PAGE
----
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Review
, 356, i6583

Vitamin D Supplementation to Prevent Acute Respiratory Tract Infections: Systematic Review and Meta-Analysis of Individual Participant Data

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Review

Vitamin D Supplementation to Prevent Acute Respiratory Tract Infections: Systematic Review and Meta-Analysis of Individual Participant Data

Adrian R Martineau et al. BMJ.

Abstract

Objectives To assess the overall effect of vitamin D supplementation on risk of acute respiratory tract infection, and to identify factors modifying this effect.Design Systematic review and meta-analysis of individual participant data (IPD) from randomised controlled trials.Data sources Medline, Embase, the Cochrane Central Register of Controlled Trials, Web of Science, ClinicalTrials.gov, and the International Standard Randomised Controlled Trials Number registry from inception to December 2015.Eligibility criteria for study selection Randomised, double blind, placebo controlled trials of supplementation with vitamin D3 or vitamin D2 of any duration were eligible for inclusion if they had been approved by a research ethics committee and if data on incidence of acute respiratory tract infection were collected prospectively and prespecified as an efficacy outcome.Results 25 eligible randomised controlled trials (total 11 321 participants, aged 0 to 95 years) were identified. IPD were obtained for 10 933 (96.6%) participants. Vitamin D supplementation reduced the risk of acute respiratory tract infection among all participants (adjusted odds ratio 0.88, 95% confidence interval 0.81 to 0.96; P for heterogeneity <0.001). In subgroup analysis, protective effects were seen in those receiving daily or weekly vitamin D without additional bolus doses (adjusted odds ratio 0.81, 0.72 to 0.91) but not in those receiving one or more bolus doses (adjusted odds ratio 0.97, 0.86 to 1.10; P for interaction=0.05). Among those receiving daily or weekly vitamin D, protective effects were stronger in those with baseline 25-hydroxyvitamin D levels <25 nmol/L (adjusted odds ratio 0.30, 0.17 to 0.53) than in those with baseline 25-hydroxyvitamin D levels ≥25 nmol/L (adjusted odds ratio 0.75, 0.60 to 0.95; P for interaction=0.006). Vitamin D did not influence the proportion of participants experiencing at least one serious adverse event (adjusted odds ratio 0.98, 0.80 to 1.20, P=0.83). The body of evidence contributing to these analyses was assessed as being of high quality.Conclusions Vitamin D supplementation was safe and it protected against acute respiratory tract infection overall. Patients who were very vitamin D deficient and those not receiving bolus doses experienced the most benefit.Systematic review registration PROSPERO CRD42014013953.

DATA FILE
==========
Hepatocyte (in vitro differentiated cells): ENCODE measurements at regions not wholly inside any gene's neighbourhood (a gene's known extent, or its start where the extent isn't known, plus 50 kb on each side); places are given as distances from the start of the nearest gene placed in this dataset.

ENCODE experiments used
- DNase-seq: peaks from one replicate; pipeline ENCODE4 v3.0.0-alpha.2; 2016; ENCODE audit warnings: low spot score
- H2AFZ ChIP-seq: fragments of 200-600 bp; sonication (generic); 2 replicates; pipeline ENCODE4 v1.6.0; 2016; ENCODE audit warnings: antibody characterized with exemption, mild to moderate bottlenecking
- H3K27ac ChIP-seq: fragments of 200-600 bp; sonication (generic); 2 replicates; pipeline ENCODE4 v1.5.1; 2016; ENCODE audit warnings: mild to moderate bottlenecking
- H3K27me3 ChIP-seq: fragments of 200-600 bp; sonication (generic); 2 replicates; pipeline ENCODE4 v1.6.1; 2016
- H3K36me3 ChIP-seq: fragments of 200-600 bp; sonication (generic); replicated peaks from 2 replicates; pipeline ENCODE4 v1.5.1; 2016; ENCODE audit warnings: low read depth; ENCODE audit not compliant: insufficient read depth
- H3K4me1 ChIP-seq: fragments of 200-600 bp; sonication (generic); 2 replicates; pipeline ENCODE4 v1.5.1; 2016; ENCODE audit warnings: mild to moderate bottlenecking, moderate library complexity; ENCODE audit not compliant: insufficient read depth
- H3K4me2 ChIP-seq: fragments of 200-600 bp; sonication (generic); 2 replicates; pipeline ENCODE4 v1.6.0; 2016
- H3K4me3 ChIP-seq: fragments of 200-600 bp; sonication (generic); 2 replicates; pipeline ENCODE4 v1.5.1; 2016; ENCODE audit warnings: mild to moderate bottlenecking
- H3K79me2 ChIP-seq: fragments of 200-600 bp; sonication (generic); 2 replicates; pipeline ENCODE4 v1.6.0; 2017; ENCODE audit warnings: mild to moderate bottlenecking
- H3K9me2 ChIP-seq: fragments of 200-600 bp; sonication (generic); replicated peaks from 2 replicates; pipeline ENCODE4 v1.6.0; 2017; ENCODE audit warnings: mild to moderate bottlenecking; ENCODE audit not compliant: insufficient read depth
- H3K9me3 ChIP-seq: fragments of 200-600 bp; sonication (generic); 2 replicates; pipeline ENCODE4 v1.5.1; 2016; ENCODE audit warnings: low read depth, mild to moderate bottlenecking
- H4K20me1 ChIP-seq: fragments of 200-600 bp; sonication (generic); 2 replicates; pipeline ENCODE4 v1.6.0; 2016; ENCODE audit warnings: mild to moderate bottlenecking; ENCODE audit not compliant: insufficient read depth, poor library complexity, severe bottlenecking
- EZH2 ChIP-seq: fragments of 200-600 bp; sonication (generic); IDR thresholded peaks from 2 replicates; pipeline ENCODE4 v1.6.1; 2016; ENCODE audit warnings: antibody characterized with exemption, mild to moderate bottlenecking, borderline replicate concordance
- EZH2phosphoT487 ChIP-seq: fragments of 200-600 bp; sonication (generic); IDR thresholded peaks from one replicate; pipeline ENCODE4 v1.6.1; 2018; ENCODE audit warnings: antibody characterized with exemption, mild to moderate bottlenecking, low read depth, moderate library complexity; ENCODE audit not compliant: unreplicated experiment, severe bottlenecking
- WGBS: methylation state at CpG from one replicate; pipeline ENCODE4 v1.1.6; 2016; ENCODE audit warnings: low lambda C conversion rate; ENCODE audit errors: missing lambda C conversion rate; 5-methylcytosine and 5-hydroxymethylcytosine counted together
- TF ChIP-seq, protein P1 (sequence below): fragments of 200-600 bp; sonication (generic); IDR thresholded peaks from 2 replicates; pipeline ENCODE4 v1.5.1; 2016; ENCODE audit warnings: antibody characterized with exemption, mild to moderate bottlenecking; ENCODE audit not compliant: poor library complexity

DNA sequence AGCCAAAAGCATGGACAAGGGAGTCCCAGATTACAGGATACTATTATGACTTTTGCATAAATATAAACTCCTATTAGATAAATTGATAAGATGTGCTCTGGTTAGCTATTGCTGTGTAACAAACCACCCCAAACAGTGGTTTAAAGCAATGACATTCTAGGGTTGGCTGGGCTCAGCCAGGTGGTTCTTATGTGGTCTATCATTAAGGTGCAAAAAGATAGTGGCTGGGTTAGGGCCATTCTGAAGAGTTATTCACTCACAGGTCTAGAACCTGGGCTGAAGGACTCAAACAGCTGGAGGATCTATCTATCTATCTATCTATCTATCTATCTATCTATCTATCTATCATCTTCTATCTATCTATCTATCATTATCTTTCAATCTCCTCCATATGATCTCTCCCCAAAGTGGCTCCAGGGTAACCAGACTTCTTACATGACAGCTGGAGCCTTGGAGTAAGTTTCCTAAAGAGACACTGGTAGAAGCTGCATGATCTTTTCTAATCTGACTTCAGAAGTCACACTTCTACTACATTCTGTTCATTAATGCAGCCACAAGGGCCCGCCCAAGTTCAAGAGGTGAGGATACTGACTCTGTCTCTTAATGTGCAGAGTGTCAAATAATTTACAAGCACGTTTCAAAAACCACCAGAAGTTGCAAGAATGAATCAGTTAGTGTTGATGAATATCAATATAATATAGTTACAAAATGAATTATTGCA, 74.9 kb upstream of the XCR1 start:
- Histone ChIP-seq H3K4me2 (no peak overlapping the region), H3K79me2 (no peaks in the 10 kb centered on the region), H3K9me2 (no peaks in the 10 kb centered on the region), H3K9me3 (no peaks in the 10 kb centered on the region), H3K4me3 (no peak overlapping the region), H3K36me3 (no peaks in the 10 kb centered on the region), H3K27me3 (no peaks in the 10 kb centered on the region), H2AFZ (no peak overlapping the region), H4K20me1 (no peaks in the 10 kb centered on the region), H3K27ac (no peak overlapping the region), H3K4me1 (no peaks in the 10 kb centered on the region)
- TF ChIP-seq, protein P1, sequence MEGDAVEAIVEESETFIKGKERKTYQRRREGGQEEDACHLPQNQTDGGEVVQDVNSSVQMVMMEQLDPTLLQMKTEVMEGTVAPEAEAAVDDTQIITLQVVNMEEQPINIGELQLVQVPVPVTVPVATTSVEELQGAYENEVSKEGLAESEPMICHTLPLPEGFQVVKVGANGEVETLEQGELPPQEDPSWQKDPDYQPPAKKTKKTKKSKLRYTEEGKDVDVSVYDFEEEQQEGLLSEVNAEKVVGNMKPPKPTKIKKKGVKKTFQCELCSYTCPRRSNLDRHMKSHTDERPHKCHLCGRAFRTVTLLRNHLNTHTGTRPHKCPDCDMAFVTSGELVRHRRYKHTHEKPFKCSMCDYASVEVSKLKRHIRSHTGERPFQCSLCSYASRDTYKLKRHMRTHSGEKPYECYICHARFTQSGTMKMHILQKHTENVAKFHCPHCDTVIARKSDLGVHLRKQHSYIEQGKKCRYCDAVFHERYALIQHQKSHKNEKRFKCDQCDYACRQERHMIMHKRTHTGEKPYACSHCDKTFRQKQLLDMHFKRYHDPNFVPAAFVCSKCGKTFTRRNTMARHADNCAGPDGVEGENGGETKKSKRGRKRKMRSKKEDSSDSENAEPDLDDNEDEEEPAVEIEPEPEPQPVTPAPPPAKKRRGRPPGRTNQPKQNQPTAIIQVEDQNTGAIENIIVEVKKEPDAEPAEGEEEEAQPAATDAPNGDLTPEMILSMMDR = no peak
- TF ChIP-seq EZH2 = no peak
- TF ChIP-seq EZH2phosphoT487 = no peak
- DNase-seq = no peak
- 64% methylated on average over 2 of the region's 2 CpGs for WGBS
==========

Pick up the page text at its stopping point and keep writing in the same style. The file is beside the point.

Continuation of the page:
Conflict of interest statement

Competing interests: All authors have completed the ICMJE uniform disclosure form at www.icmje.org/coi_disclosure.pdf and declare financial support for this work from the National Institute for Health Research under its Health Technology Assessment programme. No author has had any financial relationship with any organisations that might have an interest in the submitted work in the previous three years. No author has had any other relationship, or undertaken any activity, that could appear to have influenced the submitted work.

Figures

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Fig 1 Flow of study selection. IPD=individual participant data
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Fig 2 Two step individual participant data meta-analysis: proportion of participants experiencing at least one acute respiratory tract infection (ARTI). Data from trial by Simpson et al were not included in this two step meta-analysis, as an estimate for the effect of the intervention in the study could not be obtained in the regression model owing to small sample size

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